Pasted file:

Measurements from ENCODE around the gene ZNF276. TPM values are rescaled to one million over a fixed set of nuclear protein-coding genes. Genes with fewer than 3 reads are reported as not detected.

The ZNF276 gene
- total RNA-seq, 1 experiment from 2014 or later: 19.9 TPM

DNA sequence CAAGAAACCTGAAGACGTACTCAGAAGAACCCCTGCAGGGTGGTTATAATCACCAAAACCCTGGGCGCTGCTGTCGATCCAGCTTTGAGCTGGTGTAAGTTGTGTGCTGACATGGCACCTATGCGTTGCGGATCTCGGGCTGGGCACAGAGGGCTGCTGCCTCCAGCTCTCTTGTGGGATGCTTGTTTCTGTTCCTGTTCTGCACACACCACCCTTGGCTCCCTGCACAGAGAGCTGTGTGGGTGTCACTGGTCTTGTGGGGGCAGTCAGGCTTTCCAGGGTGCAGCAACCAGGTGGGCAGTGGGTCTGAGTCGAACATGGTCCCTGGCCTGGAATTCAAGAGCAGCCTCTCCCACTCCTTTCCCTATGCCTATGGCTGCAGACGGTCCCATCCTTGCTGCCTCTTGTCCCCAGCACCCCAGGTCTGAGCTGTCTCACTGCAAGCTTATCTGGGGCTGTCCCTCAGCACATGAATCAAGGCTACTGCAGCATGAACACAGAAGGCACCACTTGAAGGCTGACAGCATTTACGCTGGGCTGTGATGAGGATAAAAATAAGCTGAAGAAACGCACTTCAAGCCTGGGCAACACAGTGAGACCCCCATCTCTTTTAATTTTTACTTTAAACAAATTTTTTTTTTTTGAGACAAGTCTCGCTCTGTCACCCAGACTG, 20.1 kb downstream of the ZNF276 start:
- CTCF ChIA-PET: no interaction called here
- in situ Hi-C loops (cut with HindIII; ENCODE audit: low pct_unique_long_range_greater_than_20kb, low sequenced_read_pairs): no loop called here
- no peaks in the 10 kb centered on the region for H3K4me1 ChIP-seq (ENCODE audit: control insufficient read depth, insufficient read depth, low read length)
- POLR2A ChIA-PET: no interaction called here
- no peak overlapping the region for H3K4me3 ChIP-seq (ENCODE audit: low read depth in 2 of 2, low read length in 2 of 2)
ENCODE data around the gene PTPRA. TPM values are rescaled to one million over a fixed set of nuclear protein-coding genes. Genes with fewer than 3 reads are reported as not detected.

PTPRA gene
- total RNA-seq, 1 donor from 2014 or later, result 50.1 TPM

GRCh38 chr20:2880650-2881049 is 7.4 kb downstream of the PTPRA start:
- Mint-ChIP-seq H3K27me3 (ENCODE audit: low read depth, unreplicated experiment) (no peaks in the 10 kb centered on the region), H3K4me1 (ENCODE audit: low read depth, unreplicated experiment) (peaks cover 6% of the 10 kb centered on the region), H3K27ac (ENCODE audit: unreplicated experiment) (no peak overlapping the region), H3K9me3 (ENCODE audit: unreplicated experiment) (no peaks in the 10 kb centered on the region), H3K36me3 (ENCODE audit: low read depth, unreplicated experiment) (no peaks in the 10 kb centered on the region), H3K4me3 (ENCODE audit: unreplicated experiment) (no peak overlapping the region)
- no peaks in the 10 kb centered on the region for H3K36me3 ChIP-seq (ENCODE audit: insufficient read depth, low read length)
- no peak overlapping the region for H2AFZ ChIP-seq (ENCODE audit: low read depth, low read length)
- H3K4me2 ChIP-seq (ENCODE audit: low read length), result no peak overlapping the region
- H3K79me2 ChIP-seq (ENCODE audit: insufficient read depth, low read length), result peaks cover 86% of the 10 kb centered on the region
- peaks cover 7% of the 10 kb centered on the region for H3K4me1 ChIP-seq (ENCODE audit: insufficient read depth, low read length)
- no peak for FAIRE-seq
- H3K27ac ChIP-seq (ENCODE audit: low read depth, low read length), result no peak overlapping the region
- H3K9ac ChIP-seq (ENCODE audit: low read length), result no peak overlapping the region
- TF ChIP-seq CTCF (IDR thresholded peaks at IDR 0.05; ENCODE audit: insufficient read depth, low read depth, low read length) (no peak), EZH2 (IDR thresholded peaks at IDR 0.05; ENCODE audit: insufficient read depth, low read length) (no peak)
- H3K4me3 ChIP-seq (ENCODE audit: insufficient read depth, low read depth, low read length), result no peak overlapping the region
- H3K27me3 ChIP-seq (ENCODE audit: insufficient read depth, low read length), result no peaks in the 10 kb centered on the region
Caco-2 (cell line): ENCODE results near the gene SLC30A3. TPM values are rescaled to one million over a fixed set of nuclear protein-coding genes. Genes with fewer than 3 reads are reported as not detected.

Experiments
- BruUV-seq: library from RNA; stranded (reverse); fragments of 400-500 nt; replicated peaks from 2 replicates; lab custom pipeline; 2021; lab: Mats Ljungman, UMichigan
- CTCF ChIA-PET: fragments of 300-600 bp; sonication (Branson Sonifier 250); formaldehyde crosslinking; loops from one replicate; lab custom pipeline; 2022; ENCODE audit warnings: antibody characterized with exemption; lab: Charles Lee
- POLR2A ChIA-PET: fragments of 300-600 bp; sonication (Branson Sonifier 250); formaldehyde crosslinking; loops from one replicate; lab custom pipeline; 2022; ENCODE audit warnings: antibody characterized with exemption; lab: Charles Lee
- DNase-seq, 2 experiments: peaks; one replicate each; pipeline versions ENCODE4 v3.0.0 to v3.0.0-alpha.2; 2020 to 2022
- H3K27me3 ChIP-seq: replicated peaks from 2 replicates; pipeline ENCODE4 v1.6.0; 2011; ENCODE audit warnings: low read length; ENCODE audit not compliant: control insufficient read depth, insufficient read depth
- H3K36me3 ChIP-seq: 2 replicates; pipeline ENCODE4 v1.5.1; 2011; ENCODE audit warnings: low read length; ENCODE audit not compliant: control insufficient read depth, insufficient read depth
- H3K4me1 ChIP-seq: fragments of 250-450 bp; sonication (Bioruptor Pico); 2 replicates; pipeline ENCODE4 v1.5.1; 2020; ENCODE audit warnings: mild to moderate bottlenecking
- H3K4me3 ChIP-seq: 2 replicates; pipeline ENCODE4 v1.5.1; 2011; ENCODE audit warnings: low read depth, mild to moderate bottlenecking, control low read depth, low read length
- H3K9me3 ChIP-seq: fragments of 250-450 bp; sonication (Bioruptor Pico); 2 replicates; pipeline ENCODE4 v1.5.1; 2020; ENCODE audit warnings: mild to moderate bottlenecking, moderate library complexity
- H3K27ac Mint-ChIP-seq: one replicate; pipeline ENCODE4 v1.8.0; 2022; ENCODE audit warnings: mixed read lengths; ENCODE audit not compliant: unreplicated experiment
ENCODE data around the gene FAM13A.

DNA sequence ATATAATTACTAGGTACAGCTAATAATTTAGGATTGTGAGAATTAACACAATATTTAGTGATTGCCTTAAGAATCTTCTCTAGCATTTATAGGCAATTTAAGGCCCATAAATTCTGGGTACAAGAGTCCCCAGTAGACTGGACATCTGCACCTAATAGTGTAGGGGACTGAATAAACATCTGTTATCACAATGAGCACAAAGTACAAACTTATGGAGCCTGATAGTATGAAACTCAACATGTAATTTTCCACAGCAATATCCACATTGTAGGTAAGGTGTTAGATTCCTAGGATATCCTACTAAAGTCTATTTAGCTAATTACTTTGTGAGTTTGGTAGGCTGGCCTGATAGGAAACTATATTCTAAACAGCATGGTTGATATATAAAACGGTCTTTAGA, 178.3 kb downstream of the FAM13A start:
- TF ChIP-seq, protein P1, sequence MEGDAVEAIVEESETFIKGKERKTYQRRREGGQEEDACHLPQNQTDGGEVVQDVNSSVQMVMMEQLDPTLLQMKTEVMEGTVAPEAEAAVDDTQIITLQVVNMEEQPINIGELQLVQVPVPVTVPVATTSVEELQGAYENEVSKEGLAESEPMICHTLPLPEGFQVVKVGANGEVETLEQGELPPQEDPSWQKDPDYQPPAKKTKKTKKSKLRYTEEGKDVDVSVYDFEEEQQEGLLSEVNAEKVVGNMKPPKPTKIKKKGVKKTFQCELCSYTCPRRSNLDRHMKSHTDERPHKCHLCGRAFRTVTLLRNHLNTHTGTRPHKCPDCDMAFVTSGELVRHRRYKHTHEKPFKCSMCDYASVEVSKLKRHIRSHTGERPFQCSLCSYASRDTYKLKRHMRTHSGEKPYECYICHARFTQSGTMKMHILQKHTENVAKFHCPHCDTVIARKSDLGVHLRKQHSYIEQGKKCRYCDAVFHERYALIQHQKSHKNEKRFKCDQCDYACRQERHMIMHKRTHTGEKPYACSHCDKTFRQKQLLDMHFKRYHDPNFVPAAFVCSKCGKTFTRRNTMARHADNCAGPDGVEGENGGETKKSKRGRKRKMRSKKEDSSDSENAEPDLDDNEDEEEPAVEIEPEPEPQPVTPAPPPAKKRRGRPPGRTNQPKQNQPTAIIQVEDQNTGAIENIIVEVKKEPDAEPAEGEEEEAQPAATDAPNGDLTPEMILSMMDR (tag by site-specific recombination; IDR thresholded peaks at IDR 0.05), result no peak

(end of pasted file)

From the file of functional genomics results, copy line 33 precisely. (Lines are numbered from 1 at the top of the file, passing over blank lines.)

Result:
- H3K36me3 ChIP-seq: 2 replicates; pipeline ENCODE4 v1.5.1; 2011; ENCODE audit warnings: low read length; ENCODE audit not compliant: control insufficient read depth, insufficient read depth